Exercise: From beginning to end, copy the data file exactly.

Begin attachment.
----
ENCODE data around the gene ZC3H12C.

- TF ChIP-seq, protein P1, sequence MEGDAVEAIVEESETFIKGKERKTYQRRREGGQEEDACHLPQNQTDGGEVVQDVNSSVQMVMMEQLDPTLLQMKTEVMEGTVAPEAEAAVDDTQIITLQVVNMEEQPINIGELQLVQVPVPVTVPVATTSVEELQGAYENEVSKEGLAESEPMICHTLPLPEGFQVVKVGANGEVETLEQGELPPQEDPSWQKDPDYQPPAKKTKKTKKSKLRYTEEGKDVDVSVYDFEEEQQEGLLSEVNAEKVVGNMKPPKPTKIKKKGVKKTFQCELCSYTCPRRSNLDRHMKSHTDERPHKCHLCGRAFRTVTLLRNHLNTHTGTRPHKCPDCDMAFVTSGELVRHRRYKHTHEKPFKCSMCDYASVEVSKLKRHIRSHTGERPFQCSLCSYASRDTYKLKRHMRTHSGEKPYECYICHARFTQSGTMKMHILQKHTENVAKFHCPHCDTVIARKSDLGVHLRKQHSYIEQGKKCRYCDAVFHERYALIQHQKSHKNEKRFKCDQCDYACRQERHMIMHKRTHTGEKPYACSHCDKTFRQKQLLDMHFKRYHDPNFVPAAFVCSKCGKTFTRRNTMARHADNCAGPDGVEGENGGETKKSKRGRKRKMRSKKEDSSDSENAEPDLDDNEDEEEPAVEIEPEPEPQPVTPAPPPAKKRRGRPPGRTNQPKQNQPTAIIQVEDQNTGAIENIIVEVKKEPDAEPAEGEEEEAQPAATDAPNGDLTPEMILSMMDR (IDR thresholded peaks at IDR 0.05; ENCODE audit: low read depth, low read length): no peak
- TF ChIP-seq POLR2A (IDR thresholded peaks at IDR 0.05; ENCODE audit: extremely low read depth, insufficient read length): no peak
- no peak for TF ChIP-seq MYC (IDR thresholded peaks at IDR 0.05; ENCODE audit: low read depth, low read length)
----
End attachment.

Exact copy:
ENCODE data around the gene ZC3H12C.

- TF ChIP-seq, protein P1, sequence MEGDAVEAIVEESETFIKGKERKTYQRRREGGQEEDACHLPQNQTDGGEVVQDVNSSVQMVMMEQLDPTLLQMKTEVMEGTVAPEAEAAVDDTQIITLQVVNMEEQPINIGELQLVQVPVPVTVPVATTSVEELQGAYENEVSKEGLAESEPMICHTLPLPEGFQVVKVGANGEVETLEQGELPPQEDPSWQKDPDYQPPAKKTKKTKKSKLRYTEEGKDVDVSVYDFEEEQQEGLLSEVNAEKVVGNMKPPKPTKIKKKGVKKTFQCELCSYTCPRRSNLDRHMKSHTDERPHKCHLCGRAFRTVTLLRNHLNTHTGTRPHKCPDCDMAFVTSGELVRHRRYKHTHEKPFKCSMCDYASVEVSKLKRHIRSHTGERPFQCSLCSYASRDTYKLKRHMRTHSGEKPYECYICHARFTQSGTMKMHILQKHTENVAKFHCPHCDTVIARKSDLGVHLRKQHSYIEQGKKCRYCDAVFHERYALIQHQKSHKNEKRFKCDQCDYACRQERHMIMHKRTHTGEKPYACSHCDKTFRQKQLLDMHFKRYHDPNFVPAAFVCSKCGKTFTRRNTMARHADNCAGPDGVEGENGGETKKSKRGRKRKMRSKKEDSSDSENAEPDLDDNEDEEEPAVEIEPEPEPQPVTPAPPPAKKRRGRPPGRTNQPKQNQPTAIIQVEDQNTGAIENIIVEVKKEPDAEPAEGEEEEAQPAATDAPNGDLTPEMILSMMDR (IDR thresholded peaks at IDR 0.05; ENCODE audit: low read depth, low read length): no peak
- TF ChIP-seq POLR2A (IDR thresholded peaks at IDR 0.05; ENCODE audit: extremely low read depth, insufficient read length): no peak
- no peak for TF ChIP-seq MYC (IDR thresholded peaks at IDR 0.05; ENCODE audit: low read depth, low read length)